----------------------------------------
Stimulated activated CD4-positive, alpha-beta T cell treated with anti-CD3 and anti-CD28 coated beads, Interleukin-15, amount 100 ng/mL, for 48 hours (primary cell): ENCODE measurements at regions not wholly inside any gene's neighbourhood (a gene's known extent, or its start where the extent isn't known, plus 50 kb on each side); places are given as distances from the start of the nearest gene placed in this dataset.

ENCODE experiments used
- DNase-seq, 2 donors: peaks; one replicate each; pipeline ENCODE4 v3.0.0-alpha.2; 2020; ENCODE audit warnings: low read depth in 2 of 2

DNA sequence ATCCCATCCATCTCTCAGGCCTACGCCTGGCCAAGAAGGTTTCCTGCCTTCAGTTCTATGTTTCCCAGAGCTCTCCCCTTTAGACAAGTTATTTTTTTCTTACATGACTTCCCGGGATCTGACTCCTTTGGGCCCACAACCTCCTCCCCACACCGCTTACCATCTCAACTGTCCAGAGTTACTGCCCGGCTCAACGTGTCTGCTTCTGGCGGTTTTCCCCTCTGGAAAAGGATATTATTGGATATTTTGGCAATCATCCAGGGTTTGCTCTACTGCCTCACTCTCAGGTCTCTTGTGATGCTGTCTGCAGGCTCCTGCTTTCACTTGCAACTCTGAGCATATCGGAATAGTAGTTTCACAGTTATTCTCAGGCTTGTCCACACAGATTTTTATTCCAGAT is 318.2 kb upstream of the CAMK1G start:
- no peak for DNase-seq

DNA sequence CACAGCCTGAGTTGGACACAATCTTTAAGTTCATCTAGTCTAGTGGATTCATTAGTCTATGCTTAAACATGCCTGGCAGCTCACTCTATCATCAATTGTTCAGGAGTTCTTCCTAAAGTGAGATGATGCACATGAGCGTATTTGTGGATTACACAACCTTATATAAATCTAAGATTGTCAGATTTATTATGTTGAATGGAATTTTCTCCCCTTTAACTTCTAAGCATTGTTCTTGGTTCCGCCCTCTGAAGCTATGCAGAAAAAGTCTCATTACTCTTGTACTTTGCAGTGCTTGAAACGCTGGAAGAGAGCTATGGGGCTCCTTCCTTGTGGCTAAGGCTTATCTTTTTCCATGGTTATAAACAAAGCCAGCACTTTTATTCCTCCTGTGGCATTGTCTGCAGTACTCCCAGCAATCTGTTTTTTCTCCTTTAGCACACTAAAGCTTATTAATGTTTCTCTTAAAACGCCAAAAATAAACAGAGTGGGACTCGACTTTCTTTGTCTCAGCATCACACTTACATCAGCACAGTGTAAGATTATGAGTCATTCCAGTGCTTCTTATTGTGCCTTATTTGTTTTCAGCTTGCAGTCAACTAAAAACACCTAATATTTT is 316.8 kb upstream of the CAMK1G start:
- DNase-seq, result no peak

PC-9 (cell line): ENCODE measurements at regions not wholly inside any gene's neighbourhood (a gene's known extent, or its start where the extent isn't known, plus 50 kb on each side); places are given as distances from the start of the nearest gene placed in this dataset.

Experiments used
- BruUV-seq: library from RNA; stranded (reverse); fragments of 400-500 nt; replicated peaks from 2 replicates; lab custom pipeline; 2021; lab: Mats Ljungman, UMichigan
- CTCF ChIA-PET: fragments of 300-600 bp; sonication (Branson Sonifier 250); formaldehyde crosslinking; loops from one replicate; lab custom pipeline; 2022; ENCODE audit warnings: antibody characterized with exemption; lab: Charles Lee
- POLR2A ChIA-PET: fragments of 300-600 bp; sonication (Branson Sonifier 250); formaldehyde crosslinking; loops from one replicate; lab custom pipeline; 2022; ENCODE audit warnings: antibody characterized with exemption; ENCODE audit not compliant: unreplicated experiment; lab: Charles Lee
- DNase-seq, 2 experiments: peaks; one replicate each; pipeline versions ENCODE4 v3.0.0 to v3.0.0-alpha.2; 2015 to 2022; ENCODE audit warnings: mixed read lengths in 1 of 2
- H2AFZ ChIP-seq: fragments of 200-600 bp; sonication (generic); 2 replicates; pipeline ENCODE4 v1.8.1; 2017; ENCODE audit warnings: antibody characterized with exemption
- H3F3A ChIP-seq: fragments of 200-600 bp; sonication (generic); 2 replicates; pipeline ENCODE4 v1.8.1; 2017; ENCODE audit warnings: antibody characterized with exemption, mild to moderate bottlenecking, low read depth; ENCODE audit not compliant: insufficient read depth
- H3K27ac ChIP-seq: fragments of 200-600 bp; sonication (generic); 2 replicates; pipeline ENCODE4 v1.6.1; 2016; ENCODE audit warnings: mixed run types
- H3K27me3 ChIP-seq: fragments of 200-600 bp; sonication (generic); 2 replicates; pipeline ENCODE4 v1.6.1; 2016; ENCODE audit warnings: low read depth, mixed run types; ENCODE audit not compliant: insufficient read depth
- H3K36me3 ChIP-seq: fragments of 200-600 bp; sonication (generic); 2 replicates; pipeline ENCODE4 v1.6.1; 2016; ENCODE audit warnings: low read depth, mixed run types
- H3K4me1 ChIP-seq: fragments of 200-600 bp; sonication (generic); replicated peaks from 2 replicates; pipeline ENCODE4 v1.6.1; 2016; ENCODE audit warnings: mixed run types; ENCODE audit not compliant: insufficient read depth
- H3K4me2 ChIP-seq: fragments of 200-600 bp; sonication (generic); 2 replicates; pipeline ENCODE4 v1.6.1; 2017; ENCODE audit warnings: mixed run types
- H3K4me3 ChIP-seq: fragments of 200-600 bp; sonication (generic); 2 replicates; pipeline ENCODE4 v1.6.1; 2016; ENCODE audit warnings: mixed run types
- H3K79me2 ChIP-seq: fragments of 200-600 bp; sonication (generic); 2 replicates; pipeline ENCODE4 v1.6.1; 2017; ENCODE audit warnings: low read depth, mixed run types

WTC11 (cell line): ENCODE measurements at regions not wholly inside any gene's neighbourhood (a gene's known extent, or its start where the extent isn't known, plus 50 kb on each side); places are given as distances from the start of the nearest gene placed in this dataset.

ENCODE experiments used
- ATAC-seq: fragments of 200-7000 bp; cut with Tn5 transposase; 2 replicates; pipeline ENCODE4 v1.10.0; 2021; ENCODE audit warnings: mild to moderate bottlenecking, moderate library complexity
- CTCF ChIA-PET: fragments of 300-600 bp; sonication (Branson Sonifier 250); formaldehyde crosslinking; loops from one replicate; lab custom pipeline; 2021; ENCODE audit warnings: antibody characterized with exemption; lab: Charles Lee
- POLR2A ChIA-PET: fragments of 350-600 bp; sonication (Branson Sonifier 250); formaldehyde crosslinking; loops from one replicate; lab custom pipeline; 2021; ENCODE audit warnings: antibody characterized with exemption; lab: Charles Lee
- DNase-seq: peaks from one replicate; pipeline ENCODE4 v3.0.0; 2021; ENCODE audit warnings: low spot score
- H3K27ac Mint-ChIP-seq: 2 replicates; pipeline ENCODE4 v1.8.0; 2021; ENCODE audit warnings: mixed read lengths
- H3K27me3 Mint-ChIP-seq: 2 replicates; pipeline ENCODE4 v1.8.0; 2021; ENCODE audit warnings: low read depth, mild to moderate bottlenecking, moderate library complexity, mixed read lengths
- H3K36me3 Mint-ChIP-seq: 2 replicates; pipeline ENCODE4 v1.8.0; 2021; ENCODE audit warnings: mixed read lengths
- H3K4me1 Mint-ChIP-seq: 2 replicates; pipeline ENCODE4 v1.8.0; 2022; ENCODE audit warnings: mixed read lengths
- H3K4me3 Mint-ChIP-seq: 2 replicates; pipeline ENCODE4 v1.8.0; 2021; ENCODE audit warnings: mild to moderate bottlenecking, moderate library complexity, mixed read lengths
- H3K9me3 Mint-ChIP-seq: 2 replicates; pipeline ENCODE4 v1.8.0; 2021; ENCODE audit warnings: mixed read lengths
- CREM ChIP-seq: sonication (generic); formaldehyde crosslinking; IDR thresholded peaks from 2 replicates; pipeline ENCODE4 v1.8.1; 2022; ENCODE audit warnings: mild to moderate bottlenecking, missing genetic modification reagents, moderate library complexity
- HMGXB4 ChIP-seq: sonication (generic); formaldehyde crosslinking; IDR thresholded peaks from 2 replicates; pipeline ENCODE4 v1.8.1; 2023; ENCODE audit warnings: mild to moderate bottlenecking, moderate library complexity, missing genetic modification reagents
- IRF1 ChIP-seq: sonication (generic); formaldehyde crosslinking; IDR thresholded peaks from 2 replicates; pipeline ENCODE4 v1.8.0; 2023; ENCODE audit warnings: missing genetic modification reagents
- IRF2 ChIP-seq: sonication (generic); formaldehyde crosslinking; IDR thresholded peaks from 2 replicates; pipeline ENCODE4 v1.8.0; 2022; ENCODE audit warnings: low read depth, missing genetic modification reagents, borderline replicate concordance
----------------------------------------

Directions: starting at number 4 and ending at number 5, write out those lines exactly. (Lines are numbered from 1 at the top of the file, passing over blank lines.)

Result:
DNA sequence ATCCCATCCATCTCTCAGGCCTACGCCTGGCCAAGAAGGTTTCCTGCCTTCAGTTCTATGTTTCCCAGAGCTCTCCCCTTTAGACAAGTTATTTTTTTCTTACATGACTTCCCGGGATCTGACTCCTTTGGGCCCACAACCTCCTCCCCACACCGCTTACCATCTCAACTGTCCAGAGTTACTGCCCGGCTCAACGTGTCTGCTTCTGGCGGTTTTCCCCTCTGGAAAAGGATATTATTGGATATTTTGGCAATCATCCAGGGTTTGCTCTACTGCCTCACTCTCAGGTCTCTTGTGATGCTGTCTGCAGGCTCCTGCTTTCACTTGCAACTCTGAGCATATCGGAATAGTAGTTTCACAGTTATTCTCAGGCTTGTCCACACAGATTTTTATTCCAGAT is 318.2 kb upstream of the CAMK1G start:
- no peak for DNase-seq